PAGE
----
American Football Vs. European Football: What's the Difference?

Article: American Football Vs. European Football: What’s the Difference?

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By Jonathan Lewis | 1st DEC 2021

American Football Vs. European Football: What's the Difference?

Many people confuse American football with European football, but they differ greatly. The confusion comes from people using the same name to describe different sports. American football is a sport played mainly with the hands, while European football emphasizes the feet. In fact, you can’t use your hands at all in European football.

What people around the world call football is known to Americans as soccer, and both sports have dedicated fans who spend hours tracking their favorite sport. Fantasy American and European football are popular among fans, with many dedicating significant time to playing the best fantasy football with friends, family, and online acquaintances. Keep reading to learn all about the difference between the football Americans and Europeans play.

Tracing Football’s Roots

Mesoamerican cultures developed the precursor to what we now call football, a team game involving a ball over 3,000 years ago. The Aztecs called the game Tchatali and played it with a ball made from rock. Different versions of the game spread throughout various parts of the Americas.

When the game was played on a ritual occasion, the ball represented the sun, and the winning team would sacrifice the losing team to the gods. In an alternate version of this history, the winning team’s captain was sacrificed, with many seeking out the honor because their religion demanded it. Mesoamericans also developed versions of the game played with a bouncing ball made of rubber. A resource other early cultures didn’t have access to.

Different Rules

American Football Vs. European Football: What's the Difference?

If you’ve watched American football and European football matches, you’ve probably wondered how anyone confuses the two. The confusion comes from using the same name for very different sports.

Feet vs. Hands

As we mentioned in the introduction, European football is played with the feet. The only player allowed to use their hands in a European football match is the goalkeeper. American football is an entirely different story. You may wonder how it got the name football, given most of the action takes place with the hands. Kickoffs, punts, and field goals are among the limited times the feet come in contact with the ball during an American football game.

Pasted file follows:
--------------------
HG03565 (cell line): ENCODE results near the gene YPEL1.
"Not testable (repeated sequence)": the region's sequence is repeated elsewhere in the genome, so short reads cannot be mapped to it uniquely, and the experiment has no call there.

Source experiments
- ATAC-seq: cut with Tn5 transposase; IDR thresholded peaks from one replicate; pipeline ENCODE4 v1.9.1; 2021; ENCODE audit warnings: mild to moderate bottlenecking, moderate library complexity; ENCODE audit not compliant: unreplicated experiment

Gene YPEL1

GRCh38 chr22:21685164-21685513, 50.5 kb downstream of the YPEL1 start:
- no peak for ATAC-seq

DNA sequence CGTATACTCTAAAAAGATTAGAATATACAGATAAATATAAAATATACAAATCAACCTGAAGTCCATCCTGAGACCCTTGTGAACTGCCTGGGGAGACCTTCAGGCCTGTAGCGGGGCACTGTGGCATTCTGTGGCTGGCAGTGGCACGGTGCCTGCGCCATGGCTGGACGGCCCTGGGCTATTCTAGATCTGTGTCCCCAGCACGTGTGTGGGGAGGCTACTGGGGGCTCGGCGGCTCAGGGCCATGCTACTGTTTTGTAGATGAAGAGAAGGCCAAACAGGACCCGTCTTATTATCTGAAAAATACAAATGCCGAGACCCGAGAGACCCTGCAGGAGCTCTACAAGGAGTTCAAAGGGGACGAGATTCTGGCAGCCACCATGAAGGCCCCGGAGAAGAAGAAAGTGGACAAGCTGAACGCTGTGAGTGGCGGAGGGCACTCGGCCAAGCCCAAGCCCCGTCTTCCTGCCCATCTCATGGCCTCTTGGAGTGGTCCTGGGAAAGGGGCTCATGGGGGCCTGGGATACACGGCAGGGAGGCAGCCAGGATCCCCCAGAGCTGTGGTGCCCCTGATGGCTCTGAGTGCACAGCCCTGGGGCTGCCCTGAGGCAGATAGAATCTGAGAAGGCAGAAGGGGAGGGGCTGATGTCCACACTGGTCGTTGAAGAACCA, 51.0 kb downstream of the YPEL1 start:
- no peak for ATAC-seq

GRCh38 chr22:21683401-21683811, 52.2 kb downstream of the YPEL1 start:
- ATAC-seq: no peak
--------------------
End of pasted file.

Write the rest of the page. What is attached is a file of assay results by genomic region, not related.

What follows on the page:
When it comes to points scored during a game, American football runs circles around the European version. Teams can post big numbers with scores as thirty or forty points during a single game. A high-scoring match for European football would be 4 or 5 goals. It has nothing to do with American footballers being more talented than their European counterparts, it’s just incredibly difficult to score in European football, and sometimes no goals at all are scored during a match.


Ever get tired of seeing the same teams play over and over again? European football’s solution to this problem is called relegation. In many leagues, three new teams enter the division each year, replacing the three teams with the worst record. The poorly performing teams are relegated to the second division.

Relegation prevents the same teams from finishing at the bottom of the league every year and gives new teams a chance. There’s no equivalent in American football, so you’ll often see the same teams miss the playoffs year after year yet remain in the NFL. Relegation isn’t a perfect solution because a team that’s relegated can return in two years, then get relegated again, making relegation redundant at times.

Divided Attention

Americans divide their attention between professional football (NFL), baseball (MLB), and basketball (NBA). Although major league soccer or the MLS is the leading soccer league in the US, it ranks far behind the other sports in popularity.

In contrast, Football towers above all other professional sports in Europe. While there are other professional sports, their popularity doesn’t come close to football. England’s Premier League, made up of 20 of the country’s best clubs, is hugely successful. Across Europe, fans cheer for their favorite club as well as their country during international competitions like the World Cup.

Jonathan Lewis is an MFF sports writer